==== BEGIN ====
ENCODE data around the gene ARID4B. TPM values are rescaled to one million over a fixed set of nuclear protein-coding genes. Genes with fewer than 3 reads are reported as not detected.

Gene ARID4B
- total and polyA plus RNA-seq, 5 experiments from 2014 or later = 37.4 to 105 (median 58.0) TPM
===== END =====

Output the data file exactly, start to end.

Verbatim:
ENCODE data around the gene ARID4B. TPM values are rescaled to one million over a fixed set of nuclear protein-coding genes. Genes with fewer than 3 reads are reported as not detected.

Gene ARID4B
- total and polyA plus RNA-seq, 5 experiments from 2014 or later = 37.4 to 105 (median 58.0) TPM